SAN FRANCISCO (BCN) - The San Francisco Board of Supervisors unanimously voted to approve new regulations on electric scooters.
The permit process was proposed by San Francisco supervisors as a way to regulate recently launched fleets of powered, dockless scooters.
Tuesday's vote was the first reading. There will be a second reading next week and the new regulations should be in place by May.
On Monday, the Board of Supervisor's Land Use and Transportation Committee recommended that ordinance to be heard by the full Board of Supervisors following a lengthy public comment on the topic, which included city residents, walking and mobility advocates and scooter company representatives. Meanwhile, City Attorney Dennis Herrera issued cease-and-desist letter to the three scooter companies, Bird Rides, Spin and Lime Bike, in question.
The ordinance, sponsored by Supervisors Aaron Peskin and Jane Kim, would establish a violation for any scooters that are part of a share program that are parked, left standing or unattended on a city sidewalk, street or public right-of-way, unless the scooters are authorized with a permit from the San Francisco Municipal Transportation Agency. Furthermore, the ordinance calls for allowing the Department of Public Works to remove scooters in violation.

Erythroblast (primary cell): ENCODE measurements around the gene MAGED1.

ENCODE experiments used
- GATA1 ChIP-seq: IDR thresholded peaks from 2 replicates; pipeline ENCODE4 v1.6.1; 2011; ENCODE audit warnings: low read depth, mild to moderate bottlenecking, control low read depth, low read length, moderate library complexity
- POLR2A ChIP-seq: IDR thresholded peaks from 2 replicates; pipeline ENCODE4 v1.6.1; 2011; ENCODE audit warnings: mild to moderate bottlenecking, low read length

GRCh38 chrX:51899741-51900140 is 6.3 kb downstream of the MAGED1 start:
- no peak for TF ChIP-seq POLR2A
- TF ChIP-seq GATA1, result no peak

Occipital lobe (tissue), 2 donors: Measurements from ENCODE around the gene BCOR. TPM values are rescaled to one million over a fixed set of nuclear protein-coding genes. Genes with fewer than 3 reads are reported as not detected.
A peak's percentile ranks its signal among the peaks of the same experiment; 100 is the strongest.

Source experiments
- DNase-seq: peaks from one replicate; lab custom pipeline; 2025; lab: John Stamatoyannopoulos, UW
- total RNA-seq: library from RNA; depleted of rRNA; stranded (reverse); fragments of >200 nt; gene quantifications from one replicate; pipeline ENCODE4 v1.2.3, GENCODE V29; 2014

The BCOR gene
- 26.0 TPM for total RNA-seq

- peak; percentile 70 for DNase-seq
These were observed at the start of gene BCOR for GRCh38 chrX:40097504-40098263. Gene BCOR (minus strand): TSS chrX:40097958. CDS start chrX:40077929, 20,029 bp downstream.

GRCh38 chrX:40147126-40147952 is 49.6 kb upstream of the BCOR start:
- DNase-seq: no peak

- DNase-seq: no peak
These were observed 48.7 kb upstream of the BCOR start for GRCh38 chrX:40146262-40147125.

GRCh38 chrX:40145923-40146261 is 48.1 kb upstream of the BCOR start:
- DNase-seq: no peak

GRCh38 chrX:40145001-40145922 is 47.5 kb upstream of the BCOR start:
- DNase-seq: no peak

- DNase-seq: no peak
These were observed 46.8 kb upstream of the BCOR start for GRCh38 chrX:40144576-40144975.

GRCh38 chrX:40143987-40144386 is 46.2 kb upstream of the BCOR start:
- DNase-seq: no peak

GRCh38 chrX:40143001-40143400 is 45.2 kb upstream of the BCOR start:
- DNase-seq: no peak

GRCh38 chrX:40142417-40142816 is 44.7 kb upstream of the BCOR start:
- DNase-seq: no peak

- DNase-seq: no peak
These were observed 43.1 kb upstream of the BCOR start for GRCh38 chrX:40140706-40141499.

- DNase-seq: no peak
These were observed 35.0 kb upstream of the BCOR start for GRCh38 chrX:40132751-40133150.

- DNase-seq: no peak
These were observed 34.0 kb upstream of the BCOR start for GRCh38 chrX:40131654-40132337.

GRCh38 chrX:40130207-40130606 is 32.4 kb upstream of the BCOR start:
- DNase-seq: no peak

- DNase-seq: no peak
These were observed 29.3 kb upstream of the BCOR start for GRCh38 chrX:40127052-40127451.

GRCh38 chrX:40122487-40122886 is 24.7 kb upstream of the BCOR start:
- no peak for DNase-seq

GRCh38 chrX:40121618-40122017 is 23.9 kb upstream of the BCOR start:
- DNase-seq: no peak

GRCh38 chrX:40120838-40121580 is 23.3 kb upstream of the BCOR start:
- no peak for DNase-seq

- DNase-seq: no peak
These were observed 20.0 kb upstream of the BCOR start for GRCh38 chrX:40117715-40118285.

According to Kim and Peskin, their offices have been flooded with hundreds of complaints from residents regarding discarded scooters on sidewalks and riders speeding on sidewalks after the companies, Lime, Bird, Spin, launched last month.
During Monday's Land Use and Transportation Committee meeting, Peskin accused the companies of deploying the scooters throughout the city ahead of the ordinance, which Peskin said the companies knew was already in works, and without effectively communicating the plans with city officials.
"I frankly find it to be offensive and arrogant," Peskin said.
"To say that you asked us for permission and implied we gave you that permission isn't the best way to build trust," Kim said, accusing Spin of implying in a letter that she gave them permission to place scooters in the South of Market neighborhood.
According to Jaime Parks with the San Francisco Municipal Transportation Agency, the first scooter company to reach out to the SFMTA about a pilot scooter program was Spin, sometime during mid to late February. He said Lime then contacted them in early March about their pilot program.
Parks said Bird contacted the SFMTA in March after its pilot program had already launched.
During the public comment portion, many residents said they were in favor of the scooters themselves but agreed that the powered vehicles need to be regulated and kept off sidewalks.
In addition, many people spoke in favor of San Francisco-based Spin for contracting with local residents to work as chargers, paying them anywhere between $5 and $15 to pick up scooters throughout the city and charge them at their homes overnight.
Parks said with the ordinance passing it would take one week to take effect. The permit system, however, wouldn't be ready until mid-May at the earliest, pending the creation of an online permit process.
Meanwhile, Oakland Councilwoman Rebecca Kaplan proposed on Monday that her city adopt regulations to wrangle local dockless scooter and bicycle-share services.
Kaplan said the vehicles can benefit the community, but they can block wheelchairs and pedestrians, clutter sidewalks and become blight if misused.